By Ivana Stolnik
Havana, Cuba – While a group of students were sitting in the charming Russian Restaurant “Nazdarovie” discussing Cuba with the owner – in a place overlooking the Malecón and enjoying some stuffed Ukrainian varenyky dumplings – the waiter approaches the table and says in Spanish that the toilets can’t be flushed because there’s no water. Moments later, the restaurant loses power and goes dark.
“You don’t have to invade a country,” said Gregory Biniowsky, Canadian lawyer based in Havana. “You can just put them in the pressure cooker for long enough that they destroy themselves.”
A year after President Barack Obama’s historic announcement that the United States would begin to restore relations with Cuba, a lot of things have changed. But the onerous economic blockade remains. The effect of that U.S. policy continues to cripple the Cuban economy.
The U.S. embassy in Havana was re-established and higher levels of exchanges and visits between the two countries have been allowed. American travelers are now allowed to import goods from Cuba. Cuba is transforming rapidly, and it is in a very unique historical situation.
“We are living behind that old social, economic and political order that is still there and we are moving towards the new model that is not yet there,” Rafael M. Hernandez, Cuban, historian, author, and editor of Temas, said. “Because we are moving from socialism type A to socialism type B – we are in a transition – which means this is a motion picture. Everything you can see in Cuba is part of this motion picture.”
Obama and Raul Castro shook hands at the Summit of the Americas in Panama on April 11, 2015 and Cuba has been removed from the official state sponsors of terror list. It has proven to be a popular move, with a Pew Research poll showing 63 percent of Americans support re-establishing diplomatic ties with Cuba; 66 percent of those surveyed would like to see the end of the trade embargo, too.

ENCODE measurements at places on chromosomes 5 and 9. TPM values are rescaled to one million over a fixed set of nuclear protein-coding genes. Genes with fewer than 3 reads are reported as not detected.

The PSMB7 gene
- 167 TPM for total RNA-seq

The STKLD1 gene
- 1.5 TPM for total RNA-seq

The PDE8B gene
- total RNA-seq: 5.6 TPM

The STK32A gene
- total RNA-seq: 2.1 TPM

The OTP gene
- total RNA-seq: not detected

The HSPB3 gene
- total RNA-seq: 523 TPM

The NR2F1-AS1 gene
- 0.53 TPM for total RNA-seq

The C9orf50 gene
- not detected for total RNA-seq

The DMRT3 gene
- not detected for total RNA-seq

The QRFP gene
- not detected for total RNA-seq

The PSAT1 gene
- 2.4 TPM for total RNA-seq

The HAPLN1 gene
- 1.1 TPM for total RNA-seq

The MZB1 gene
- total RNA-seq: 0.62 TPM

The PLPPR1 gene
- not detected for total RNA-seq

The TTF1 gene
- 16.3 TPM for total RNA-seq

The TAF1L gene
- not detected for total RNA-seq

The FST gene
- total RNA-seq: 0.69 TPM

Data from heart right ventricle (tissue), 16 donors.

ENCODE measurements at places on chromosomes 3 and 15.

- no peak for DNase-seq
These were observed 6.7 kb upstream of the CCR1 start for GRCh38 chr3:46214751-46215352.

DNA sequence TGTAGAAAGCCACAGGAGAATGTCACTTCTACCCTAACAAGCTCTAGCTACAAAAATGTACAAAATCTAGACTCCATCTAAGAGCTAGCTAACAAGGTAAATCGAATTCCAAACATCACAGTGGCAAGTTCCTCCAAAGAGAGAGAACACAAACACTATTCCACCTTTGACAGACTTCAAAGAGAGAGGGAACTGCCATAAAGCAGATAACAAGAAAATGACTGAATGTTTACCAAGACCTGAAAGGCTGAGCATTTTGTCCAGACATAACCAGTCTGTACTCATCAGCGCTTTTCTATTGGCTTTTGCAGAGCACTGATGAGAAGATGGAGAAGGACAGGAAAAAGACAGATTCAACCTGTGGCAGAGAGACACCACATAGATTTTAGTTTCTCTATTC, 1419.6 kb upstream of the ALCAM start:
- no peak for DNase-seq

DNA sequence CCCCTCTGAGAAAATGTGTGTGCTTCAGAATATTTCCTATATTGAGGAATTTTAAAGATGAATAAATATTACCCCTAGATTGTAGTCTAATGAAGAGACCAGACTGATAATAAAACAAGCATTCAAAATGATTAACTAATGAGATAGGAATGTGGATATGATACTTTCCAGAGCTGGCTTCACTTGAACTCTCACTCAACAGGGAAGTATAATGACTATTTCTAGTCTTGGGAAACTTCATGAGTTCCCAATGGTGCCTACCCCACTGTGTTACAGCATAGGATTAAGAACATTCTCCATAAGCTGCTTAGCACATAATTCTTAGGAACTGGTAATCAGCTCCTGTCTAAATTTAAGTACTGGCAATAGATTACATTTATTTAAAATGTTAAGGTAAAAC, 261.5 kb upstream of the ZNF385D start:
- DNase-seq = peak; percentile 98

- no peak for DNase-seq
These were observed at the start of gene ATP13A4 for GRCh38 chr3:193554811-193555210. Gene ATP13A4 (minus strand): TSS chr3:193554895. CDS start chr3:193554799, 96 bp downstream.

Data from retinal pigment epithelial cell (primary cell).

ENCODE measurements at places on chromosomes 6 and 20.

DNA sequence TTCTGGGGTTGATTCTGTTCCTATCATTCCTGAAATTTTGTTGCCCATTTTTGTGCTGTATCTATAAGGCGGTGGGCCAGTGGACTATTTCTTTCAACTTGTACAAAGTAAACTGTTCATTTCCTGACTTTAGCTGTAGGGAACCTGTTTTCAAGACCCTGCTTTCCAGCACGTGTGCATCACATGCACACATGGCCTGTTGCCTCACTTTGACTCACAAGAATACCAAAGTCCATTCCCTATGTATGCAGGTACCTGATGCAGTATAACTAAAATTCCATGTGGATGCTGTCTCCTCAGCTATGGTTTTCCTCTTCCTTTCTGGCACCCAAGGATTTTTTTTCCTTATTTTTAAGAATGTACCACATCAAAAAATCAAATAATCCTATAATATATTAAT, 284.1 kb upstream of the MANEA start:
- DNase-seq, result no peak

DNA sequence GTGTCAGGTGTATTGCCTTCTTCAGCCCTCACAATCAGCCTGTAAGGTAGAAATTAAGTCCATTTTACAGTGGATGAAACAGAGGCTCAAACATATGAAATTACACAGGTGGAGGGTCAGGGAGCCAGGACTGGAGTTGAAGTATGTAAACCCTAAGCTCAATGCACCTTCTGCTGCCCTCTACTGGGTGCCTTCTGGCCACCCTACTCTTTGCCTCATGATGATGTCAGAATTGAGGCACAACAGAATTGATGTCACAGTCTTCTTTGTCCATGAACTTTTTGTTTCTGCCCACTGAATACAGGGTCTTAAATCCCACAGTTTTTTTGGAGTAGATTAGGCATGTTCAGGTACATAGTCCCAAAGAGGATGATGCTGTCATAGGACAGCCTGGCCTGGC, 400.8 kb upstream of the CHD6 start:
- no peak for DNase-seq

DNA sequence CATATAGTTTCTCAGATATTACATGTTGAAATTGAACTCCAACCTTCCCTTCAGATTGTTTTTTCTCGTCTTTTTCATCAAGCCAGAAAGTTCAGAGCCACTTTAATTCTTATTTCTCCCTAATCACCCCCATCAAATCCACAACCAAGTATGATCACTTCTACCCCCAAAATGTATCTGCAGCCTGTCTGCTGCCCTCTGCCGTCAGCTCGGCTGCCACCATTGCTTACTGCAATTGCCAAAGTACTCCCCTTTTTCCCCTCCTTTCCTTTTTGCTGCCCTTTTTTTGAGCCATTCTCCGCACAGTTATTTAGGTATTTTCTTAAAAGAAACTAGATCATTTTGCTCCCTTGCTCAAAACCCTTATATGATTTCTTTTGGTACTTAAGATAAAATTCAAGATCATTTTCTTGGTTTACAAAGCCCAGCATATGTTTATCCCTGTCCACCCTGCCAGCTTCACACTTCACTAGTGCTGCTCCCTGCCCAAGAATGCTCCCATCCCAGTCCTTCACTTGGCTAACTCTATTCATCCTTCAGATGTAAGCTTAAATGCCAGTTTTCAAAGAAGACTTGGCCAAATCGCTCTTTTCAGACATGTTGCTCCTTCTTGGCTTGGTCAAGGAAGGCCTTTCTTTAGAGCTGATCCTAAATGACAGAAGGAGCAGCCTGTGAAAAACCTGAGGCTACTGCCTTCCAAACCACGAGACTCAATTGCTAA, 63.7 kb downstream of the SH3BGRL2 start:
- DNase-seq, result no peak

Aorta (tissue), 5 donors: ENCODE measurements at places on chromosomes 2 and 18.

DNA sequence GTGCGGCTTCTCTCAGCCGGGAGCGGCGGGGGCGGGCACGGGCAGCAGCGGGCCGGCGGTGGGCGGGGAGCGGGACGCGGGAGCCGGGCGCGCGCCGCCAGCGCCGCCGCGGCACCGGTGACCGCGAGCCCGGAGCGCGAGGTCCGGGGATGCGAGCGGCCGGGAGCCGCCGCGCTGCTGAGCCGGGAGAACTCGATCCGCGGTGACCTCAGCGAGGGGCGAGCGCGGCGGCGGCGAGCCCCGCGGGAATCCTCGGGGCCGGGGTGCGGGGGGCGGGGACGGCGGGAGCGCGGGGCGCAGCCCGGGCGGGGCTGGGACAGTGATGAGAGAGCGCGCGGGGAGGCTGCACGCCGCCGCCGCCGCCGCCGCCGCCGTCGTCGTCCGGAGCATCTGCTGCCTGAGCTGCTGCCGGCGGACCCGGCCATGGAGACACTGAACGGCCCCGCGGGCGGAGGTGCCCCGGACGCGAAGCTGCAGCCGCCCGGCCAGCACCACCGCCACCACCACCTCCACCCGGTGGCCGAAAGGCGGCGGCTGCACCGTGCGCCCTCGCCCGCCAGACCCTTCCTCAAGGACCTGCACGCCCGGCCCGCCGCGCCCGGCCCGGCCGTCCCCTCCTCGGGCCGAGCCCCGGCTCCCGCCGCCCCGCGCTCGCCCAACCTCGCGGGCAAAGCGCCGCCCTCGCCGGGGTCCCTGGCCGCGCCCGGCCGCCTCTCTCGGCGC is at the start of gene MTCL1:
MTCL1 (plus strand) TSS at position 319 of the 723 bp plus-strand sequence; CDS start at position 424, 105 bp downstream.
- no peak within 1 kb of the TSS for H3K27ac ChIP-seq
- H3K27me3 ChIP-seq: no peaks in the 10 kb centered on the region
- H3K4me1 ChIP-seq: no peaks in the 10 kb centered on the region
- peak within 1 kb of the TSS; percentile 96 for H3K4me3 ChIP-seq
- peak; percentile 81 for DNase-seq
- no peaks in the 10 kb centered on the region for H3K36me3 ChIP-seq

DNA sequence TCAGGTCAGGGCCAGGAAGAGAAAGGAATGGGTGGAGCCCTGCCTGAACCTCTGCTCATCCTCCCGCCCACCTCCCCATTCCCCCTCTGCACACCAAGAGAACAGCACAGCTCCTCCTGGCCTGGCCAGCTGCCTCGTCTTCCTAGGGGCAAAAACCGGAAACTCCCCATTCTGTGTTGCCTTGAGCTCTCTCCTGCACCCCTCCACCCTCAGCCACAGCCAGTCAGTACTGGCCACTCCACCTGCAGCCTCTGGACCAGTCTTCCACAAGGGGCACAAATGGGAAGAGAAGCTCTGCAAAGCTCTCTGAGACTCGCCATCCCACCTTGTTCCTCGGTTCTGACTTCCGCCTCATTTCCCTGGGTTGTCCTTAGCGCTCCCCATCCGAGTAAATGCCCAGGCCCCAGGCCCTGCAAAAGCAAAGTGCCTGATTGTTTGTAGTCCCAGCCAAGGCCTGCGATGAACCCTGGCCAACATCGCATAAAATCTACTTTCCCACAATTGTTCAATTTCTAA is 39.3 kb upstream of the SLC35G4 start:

But restoring economic and diplomatic ties between with the U.S. is not enough to revive the Cuban economy. For example, in the last 25 years, there has been an increase in inequality and poverty. Approximately 20 percent of Havana’s residents are poor, according to Hernandez, and one of the most pressing problems is housing. Around 35 percent of the houses in Cuba are dilapidated.
The state in Cuba owns the vast majority of the land and resources and controls most of the country’s industry, schools and health care services. That has created a bureaucratic workforce that, often corrupt, saps the growth of private companies, including the production of consumer goods. “Cuba could win a Superbowl of corruption,” Hernandez said.
Cuba’s demographics are also troubling. One out of every five Cubans is older than 60, which is driving up the country’s healthcare costs. In the region, only Uruguay has more people that are over age 60, according to Hernandez.
But not everything has failed in Cuba. They still have, by far, the best health care and educational system in Latin America, according to Marc Frank, the longest serving foreign correspondent in Cuba. And even though they have to change how they’re doing things, they haven’t changed their basic values. Internationally, Cubans still support poor countries such as Haiti. Additionally, Cuba is often the first country to send medical aid in the cases of natural disaster. Doctors are Cuba’s main export.
At present, they’re conducting what Frank calls a “strategic retreat,” which doesn’t imply surrender. “It means you’re fighting a war to change your position to survive and keep fighting.” Cubans are “becoming reasonable, more pragmatic, and they’re opening up some,” Frank said.
Everyday Cubans really feel like they’re close to the U.S. and are longing for reconciliation. Hernandez even said that Cubans are probably more American than other countries. They listen to American music and watch American movies and TV shows. They know all about Grey’s Anatomy and CSI.
Of the 3 million Cubans that are abroad, 2 million are in the U.S., according to Cristina Escobar Dominguez, Cuban TV broadcaster and a journalist. Those Cubans want to travel freely to the U.S. to visit their families and friends.
Escobar described the relationship between the two counties as “the most absurd divorce that you can imagine from another country.” She also said that the best thing that Cuba has is its people.
“Cuba is really going to change when we’re treated like normal people and like the rest of the world,” Oriol Blanco, a guide at the Las Terrazas in Sierra del Rosario, said.